How often do we see family patterns that run through generation after generation.  It’s so common for new parents to gaze at their just born baby and try to figure out what characteristics the baby has.  Grandma’s nose, mum’s chin…

But there’s so much more to generational DNA than just the physical aspects.

I knew a family where the first born son died before the age of 30 in each generation.  Was that coincidence?  Was there a subconscious belief within the family line?

How often were you told that ‘money doesn’t grow on trees’ and have repeated the same statement to your child?  Even though you know it’s just a saying, why would you repeat that particular phrase?  Are you repeating the beliefs of not just your parents but their parents before them?

How often we do we hear ‘I don’t want to be like my mother!’, and yet… the similarities are scary!

The science of behavioural epigenetics is showing us that it’s not just physical appearances that we inherit from our ancestors, but also the traits, emotions, patterns and behaviours that they experienced.

“Like silt deposited on the cogs of a finely tuned machine after the seawater of a tsunami recedes, our experiences, and those of our forebears, are never gone, even if they have been forgotten.

They become a part of us, a molecular residue holding fast to our genetic scaffolding. The DNA remains the same, but psychological and behavioural tendencies are inherited.

You might have inherited not just your grandmother’s knobby knees, but also her predisposition toward depression caused by the neglect she suffered as a newborn.”  (Dan Hurley, Discover Magazine, June 2015)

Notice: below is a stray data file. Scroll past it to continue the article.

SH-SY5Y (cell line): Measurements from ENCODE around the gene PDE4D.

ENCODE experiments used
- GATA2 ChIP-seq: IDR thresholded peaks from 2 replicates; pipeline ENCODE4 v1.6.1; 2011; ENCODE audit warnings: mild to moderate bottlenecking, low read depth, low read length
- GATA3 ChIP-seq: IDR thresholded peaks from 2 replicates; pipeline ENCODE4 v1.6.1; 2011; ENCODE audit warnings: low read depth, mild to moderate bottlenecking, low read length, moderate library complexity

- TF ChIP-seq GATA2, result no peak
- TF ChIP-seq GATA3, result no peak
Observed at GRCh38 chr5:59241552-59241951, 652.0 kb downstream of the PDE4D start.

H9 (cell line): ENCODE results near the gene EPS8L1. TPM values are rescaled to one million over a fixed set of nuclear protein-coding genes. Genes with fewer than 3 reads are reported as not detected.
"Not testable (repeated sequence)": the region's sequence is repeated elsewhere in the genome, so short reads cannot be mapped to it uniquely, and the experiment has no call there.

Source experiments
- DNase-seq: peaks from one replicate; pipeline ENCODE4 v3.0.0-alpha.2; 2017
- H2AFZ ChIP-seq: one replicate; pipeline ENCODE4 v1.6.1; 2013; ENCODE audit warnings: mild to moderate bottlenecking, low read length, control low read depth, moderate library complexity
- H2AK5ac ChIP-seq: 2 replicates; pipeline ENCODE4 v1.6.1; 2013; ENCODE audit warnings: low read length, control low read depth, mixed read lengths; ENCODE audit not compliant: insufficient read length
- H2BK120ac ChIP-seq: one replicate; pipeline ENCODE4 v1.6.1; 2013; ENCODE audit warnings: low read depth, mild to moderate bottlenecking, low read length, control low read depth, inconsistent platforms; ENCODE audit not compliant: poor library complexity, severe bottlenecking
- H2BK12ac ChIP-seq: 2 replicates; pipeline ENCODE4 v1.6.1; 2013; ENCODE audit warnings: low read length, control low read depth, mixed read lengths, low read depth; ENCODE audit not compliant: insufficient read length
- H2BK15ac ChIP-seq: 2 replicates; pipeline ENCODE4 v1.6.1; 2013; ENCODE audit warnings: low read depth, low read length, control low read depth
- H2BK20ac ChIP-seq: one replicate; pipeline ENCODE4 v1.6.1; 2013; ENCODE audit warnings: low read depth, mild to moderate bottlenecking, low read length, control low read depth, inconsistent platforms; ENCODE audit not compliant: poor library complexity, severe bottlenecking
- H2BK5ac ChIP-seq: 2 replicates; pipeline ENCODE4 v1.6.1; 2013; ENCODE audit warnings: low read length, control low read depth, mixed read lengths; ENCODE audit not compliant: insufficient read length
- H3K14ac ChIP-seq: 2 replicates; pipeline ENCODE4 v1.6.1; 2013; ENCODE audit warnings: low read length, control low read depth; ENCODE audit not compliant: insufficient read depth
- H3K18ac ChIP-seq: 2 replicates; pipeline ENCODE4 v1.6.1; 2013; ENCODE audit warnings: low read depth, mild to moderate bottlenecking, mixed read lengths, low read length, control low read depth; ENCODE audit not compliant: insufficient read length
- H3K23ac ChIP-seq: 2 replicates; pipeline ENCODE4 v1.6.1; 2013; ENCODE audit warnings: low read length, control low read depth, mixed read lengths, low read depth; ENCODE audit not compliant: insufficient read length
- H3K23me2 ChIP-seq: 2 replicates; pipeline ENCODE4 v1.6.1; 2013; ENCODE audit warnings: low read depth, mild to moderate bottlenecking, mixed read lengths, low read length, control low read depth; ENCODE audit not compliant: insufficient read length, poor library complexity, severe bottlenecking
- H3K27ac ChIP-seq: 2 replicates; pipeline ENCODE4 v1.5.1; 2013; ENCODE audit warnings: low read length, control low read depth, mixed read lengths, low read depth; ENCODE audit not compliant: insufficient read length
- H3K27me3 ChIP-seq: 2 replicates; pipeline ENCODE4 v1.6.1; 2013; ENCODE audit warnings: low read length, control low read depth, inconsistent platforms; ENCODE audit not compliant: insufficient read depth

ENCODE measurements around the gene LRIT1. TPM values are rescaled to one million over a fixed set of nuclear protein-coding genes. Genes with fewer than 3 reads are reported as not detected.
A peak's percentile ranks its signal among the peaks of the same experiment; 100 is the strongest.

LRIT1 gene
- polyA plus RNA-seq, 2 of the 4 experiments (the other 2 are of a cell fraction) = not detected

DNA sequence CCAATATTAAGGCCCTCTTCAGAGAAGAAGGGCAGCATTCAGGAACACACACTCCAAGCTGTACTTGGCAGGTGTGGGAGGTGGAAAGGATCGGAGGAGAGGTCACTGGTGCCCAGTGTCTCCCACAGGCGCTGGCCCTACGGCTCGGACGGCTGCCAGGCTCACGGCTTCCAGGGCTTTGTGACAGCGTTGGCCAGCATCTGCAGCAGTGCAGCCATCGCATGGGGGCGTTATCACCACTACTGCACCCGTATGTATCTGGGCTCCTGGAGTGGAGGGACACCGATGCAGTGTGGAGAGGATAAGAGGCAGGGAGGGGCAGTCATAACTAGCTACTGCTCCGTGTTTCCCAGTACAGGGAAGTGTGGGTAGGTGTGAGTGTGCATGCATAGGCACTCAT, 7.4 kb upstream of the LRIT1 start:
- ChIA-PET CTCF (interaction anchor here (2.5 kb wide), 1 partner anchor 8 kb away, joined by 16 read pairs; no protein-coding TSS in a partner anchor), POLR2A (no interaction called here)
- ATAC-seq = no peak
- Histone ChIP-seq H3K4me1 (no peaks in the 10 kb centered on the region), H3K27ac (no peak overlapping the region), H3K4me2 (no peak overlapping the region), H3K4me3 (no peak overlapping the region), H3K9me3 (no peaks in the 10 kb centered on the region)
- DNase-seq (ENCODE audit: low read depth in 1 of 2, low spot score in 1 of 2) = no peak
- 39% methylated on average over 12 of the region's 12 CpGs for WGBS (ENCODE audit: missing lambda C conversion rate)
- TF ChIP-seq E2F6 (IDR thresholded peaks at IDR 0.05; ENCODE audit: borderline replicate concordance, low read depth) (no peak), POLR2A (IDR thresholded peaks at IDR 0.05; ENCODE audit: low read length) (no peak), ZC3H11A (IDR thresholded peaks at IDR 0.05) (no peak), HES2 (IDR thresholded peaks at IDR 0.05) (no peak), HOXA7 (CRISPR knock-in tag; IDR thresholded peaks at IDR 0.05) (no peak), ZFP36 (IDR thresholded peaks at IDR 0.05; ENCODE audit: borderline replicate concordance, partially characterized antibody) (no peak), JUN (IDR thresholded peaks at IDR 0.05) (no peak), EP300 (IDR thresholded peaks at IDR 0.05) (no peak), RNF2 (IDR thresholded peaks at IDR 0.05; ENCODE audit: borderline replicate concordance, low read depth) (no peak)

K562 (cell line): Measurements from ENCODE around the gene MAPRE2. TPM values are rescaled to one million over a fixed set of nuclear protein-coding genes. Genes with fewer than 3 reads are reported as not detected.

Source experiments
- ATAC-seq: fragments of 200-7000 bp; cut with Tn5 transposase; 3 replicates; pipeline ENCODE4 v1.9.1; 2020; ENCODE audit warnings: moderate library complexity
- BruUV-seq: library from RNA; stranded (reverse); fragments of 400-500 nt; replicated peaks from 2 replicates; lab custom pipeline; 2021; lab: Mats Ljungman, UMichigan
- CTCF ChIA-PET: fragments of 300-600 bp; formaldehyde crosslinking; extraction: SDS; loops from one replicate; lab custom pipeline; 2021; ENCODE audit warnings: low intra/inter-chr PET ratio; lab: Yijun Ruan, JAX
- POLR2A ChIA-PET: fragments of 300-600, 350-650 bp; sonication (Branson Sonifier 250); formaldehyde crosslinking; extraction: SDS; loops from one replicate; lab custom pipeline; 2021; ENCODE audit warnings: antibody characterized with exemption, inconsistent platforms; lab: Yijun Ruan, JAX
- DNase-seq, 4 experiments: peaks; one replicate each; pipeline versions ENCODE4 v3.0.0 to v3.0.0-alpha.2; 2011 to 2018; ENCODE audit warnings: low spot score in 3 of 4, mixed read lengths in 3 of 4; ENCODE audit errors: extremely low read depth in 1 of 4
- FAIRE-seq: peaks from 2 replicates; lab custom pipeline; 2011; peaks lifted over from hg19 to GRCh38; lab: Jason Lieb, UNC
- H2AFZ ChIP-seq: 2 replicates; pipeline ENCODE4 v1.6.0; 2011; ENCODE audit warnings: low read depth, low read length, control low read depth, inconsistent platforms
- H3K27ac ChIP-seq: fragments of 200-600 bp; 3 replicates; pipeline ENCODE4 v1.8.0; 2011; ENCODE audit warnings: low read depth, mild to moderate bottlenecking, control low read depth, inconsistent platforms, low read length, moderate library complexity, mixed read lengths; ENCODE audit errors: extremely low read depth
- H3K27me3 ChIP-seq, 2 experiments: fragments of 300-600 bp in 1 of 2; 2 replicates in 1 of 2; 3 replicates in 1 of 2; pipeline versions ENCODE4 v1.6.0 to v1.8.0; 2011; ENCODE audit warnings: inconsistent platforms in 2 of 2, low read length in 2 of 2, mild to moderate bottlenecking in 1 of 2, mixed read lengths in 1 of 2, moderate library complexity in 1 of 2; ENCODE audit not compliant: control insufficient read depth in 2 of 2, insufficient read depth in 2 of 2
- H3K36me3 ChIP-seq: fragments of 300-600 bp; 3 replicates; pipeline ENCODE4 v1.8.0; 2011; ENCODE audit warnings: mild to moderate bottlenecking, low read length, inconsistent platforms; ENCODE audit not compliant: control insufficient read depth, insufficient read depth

Emotional trauma can span many generations, tracing through a family line, sometimes back to its very inception.

And it’s not just emotional trauma that we see coming through.  Biologist Michael Skinner showed that diseases showed up in fourth and fifth-generation offspring of mothers exposed to a chemical.  “What your great-grandmother was exposed to could cause disease in you and your grandchildren.”

Consider how a tree wrapped in barbed wire eventually grows around the wire, trapping it within the trunk of the tree.

In the same way, the painful experiences of our past become stuck energy within our body, trapped within our unconscious.  This  stuck energy can be passed down the ancestral line.

It’s not all doom and gloom however.  Positive qualities and traits come through also.  Imagine how tenacious and determined our ancestors were, just to survive at times.  Visualise what they went trough and how strong and focused that made them.  Despite their difficulties they may still have raised children in loving nurturing ways.

The good news is there are ways to remove or lessen the influence of ancestral inheritance.

Energy clearing releases the negative energetic ties and brings in balance and harmony to the entire ancestral line,  including those yet to come.  This is the greatest gift to you can give to yourself, your children, and your children’s children.

Another way is to focus on healing the ‘mother wound’.  This is a wound passed down from female to female in the family line through a patriarchal society.

If you look to your mother, and the females that came before her  you may be able to identify any patterns or behaviours or  traits that share a commonality between generations.

By clearing our ancestral behavioural history we can become as energetically clear as possible, enabling our children to enter the world without being hindered or restricted by the negative patterns and beliefs of those that came before them.

What’s vitally important is that we think about what we are passing directly onto our own children, whether our children are here or yet to come.

To heal we must know when we’re being affected by something that doesn’t even belong to us, or whether we’re enacting learned behaviour, or whether we’re defaulting into a behaviour of our own.

Is this something you’d like to explore further for your own family?  Click the button below and schedule a conversation with me.

© Wendy Tullis 2018
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